Glenn Byron Wainner, home handyman, 02 May 1954 - Part I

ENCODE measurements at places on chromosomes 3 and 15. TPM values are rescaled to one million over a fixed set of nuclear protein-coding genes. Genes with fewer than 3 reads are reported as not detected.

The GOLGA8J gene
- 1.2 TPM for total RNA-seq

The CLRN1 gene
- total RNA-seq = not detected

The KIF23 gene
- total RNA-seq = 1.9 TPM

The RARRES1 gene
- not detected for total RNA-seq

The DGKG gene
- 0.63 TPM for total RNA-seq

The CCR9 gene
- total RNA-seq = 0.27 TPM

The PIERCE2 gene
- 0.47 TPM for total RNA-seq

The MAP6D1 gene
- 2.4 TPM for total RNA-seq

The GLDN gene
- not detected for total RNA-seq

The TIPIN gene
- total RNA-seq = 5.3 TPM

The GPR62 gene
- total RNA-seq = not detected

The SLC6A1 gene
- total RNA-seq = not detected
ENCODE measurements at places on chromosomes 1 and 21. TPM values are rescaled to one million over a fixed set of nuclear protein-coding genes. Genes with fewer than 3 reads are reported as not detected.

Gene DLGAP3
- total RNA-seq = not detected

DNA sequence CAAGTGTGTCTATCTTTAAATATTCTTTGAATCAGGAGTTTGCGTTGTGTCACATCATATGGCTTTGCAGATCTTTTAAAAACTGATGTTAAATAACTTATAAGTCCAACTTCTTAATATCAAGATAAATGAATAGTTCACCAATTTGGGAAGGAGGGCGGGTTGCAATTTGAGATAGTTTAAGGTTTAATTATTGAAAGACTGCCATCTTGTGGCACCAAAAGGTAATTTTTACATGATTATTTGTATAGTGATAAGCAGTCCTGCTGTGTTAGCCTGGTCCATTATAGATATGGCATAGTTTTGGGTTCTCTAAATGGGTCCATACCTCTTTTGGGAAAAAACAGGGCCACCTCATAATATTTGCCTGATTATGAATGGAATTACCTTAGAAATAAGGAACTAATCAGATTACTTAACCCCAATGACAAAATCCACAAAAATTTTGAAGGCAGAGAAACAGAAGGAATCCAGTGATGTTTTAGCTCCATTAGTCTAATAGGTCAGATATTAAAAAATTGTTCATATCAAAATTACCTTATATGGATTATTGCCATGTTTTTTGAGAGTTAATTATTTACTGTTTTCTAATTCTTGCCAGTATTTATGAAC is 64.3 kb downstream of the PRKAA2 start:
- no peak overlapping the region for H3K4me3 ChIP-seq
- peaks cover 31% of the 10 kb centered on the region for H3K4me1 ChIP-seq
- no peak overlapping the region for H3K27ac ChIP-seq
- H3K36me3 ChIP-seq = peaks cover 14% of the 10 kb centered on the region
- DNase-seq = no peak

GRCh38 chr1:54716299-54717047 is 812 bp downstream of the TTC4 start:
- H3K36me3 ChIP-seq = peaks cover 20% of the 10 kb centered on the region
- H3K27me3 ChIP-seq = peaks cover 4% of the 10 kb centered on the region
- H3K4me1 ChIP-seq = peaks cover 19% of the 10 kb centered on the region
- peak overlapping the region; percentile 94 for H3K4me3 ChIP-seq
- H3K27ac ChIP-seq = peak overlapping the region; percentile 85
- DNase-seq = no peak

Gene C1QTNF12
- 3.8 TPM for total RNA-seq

2 c o in o .2 01 o. o TJ Like Glenn Wainner. 2264 Daisy Ave more and more uating into more technical operations by acquiring and Home Handyman T HERE'S A NEW SOUND in the land. On any still day and sometimes far into the night you can hear it -- the snarl of the power saw biting into wood. Be it ever so humble, there's no place like the home workshop to thousands of budding craftsmen craftsmen who are discovering to their amazement Hint they can drive a nail without drawing blood. Once the mystery of the ciaw hammer is mastered the home handyman graduates to m o r e technical operations, like sawing a straight line. Small successes lead to large ambitions, and with confidence comes powered hand tools. At this point it is only a question of time until the bench saw moves into the garage and another instrument is added to the neighborhood symphony. Home shop fans heatedly argue the merits of power equipment individually motored u n i t s as against the all-in-one gadget, radial radial saws vs. bench saws, sta- By Herb Shannon tionary tools as c o m p a r e d to portable attachments. But from the household puttcrcr with the five-foot shelf of hand tools to t h e graduate h a n d y m a n with $3000 worth of p r o f e s s i o n a l equipment, they find a common enthusiasm -- the satisfaclion of doing the job themselves. TO SOME, like Frank Erick- f.on, Independent, Press-Telegram circulation man, of 1526 Magnolia Magnolia Ayr., the pleasure of working with wood is only a happy byproduct byproduct of his efforts. His real purpose is a dollars- and-ccnls approach to the problem problem of furnishing a home. From his g a r a g e workshop have come cabinets, de.sUs, tables, tables, a television enclosure, beds for the children, chests -- ^' x rooms of fine modern furniture To some, like Frank Erickson. 1526 Magnolia Ave.. the home workshop is means oi furnishing a home. at a fraction of the regular purchase purchase price. "The kitchen cabinets alone paid for my power tools," Erick- Kon claims. "Instead of paying $300 for ready-made cabinets, I made them for about $100." Erickson, who "fooled around wi'.h woodwork" in his Poly High days, maintains furniture building building requires no great skill. "Mostly, it's just patience," he explains. "You start with simple simple jobs and go on from there. "After a while you find there's hardly any kind of building job you can't do yourself. When my wife sees something she likes in a magazine now, I just cut out the picture and take it into the shop. Usually I manage to come up with a pretty reasonable facsimile." facsimile." For others, puttering about the home workshop is an end in itself. itself. "MY WIFK CLAIMS she's a power-saw widow," laughs Glenn Wainner, of 22C.-1 Daisy Ave., a service station operator. "But at least she knows where I am when I'm not at work; can hear me out in the garage," lie adds. Wainner is an old hand at home shop tinkering. He's had a workbench of one kind or another another everywhere he's lived. In K a n s a s , it was usually basement. Here he has spread out in the garage to the point where it needs enlarging in order order to accommodate his car. His collection of power tools would be a credit to any professional professional c a b i n e t shop. throe different kinds of saws, a belt sander, a d r i l l press jointer planer, all mounted separately separately with individual motors. With these and a complete se lection of hand tools, Wainner confines his woik to small projects projects "just to keep busy at something." something." At Christinas, he turns out toys and gifts for frieftdb The rest of t h e year he trellises for the garden, decorative decorative items for the home and pic patio fin-nilure. HIS MOST AMBITIOUS effort effort was a chest of drawers recently recently completed for a married daughter. "Kind of surprised myself with that one," Wainner says. "Took three months of evening work (Continued on Page 18.) . ' , d( - . - "